He put one arm languidly round her. “I used to read of Orestes and the Furies at Eton when I was a boy, and I thought it was all a heathen fiction. Poor little motherless girl!” said he, laying his other hand on her head, with the caressing gesture he had been accustomed to use when she had been a little child. “Did you love him so very dearly, Nelly?” he whispered, his cheek against her: “for somehow of late he has not seemed to me good enough for thee. He has got an inkling that something has gone wrong, and he was very inquisitive—I may say he questioned me in a relentless kind of way.”
“Oh, papa, it was my doing, I’m afraid. I said something long ago about possible disgrace.”
He pushed her away; he stood up, and looked at her with the eyes dilated, half in fear, half in fierceness, of an animal at bay; he did not heed that his abrupt movement had almost thrown her prostrate on the ground.
“You, Ellinor! You—you—”
“Oh, darling father, listen!” said she, creeping to his knees, and clasping them with her hands. “I said it, as if it were a possible case, of some one else—last August—but he immediately applied it, and asked me if it was over me the disgrace, or shame—I forget the words we used—hung; and what could I say?”
“Anything—anything to put him off the scent. God help me, I am a lost man, betrayed by my child!”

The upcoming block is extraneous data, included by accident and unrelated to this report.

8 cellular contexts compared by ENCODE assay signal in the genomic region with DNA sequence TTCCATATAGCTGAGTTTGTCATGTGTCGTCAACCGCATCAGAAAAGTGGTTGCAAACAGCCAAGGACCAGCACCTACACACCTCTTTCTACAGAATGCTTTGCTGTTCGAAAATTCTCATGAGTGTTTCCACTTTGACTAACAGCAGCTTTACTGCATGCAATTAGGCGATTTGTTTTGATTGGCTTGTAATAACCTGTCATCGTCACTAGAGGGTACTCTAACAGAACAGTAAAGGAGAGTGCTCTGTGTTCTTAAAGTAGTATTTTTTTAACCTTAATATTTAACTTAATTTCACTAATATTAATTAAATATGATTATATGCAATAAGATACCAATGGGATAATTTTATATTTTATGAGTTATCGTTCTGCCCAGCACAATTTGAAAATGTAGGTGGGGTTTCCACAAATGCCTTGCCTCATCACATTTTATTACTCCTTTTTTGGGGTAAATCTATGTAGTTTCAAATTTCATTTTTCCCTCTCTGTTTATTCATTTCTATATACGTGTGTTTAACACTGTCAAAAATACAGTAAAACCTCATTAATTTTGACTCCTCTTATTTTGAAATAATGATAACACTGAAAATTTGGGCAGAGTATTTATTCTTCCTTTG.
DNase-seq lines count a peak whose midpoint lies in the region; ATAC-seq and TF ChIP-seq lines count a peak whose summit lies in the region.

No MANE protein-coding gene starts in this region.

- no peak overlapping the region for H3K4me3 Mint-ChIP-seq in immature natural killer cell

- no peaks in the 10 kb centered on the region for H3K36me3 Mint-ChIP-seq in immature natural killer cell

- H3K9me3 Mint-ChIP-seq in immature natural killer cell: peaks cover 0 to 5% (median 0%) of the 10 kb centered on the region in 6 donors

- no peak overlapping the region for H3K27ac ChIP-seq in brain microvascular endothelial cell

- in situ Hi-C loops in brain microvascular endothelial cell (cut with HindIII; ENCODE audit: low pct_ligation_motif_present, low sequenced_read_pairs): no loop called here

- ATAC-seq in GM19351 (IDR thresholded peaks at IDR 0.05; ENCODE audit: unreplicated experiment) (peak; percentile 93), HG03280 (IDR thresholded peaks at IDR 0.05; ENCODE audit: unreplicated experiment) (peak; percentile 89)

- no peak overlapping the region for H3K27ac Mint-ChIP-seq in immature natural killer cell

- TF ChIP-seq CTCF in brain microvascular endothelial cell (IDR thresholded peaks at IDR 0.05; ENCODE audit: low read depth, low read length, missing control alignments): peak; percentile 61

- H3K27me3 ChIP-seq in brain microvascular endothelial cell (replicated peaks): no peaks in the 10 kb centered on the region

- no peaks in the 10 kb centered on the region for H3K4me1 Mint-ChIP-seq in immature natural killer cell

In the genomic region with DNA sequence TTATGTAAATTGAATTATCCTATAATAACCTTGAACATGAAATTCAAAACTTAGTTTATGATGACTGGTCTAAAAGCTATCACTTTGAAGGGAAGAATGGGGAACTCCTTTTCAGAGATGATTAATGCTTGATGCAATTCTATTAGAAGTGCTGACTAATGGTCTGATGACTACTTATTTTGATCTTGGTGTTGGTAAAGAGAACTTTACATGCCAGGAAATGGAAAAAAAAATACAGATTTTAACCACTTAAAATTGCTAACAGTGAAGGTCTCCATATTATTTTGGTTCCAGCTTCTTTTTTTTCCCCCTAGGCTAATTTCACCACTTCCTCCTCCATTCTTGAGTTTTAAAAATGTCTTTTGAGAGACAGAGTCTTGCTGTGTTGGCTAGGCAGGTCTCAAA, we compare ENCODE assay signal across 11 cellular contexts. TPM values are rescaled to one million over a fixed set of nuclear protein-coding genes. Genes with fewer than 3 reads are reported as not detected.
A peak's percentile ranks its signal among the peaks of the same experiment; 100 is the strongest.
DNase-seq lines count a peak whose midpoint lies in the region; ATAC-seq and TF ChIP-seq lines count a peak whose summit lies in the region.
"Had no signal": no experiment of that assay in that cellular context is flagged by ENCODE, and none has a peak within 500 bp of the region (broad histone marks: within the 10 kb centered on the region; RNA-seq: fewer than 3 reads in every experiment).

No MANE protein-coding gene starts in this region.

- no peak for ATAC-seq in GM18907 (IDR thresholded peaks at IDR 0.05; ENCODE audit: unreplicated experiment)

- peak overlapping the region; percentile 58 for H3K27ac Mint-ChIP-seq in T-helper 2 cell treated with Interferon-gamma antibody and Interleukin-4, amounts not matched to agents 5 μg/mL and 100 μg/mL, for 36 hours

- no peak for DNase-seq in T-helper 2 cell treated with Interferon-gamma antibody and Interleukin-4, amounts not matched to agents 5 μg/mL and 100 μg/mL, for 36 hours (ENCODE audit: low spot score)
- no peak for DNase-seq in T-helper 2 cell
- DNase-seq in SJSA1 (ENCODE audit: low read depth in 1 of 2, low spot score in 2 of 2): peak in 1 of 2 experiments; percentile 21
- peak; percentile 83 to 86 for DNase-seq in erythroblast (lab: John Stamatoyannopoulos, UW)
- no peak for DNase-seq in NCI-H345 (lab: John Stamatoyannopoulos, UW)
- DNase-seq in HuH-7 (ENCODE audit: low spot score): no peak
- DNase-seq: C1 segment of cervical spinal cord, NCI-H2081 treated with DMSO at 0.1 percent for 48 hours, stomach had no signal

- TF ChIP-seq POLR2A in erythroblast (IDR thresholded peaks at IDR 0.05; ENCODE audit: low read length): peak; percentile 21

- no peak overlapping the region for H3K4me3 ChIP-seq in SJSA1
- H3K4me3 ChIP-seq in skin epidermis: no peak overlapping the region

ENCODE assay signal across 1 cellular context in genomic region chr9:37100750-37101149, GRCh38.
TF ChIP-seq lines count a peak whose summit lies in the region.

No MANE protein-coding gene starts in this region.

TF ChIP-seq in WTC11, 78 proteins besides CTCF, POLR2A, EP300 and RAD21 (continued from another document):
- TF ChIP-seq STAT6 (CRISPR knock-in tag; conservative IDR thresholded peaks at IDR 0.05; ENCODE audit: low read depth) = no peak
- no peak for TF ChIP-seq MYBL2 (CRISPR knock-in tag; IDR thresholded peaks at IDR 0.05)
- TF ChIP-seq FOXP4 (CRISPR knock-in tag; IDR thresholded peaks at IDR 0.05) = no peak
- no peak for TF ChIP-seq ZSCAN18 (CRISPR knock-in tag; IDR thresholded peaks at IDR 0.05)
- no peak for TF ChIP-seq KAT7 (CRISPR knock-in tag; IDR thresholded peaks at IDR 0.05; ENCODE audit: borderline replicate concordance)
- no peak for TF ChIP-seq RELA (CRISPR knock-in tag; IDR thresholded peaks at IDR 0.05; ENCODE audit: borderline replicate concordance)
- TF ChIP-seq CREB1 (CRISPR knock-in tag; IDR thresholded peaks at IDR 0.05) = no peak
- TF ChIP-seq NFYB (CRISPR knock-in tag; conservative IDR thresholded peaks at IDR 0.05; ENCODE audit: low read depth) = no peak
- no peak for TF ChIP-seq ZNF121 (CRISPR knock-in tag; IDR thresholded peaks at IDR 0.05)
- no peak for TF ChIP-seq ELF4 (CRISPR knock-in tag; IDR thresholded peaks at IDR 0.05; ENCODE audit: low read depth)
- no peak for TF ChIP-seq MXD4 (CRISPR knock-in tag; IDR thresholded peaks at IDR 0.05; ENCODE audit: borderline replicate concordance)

Ellinor let go his knees, and covered her face. Every one stabbed at that poor heart. In a minute or so her father spoke again.
“I don’t mean what I say. I often don’t mean it now. Ellinor, you must forgive me, my child!” He stooped, and lifted her up, and sat down, taking her on his knee, and smoothing her hair off her hot forehead. “Remember, child, how very miserable I am, and have forgiveness for me. He had none, and yet he must have seen I had been drinking.”
“Drinking, papa!” said Ellinor, raising her head, and looking at him with sorrowful surprise.
“Yes. I drink now to try and forget,” said he, blushing and confused.
“Oh, how miserable we are!” cried Ellinor, bursting into tears—“how very miserable! It seems almost as if God had forgotten to comfort us!”
“Hush! hush!” said he. “Your mother said once she did so pray that you might grow up religious; you must be religious, child, because she prayed for it so often. Poor Lettice, how glad I am that you are dead!” Here he began to cry like a child. Ellinor comforted him with kisses rather than words. He pushed her away, after a while, and said, sharply: “How much does he know? I must make sure of that. How much did you tell him, Ellinor?”
“Nothing—nothing, indeed, papa, but what I told you just now!”
“Tell it me again—the exact words!”
“I will, as well as I can; but it was last August. I only said, ’Was it right for a woman to marry, knowing that disgrace hung over her, and keeping her lover in ignorance of it?’”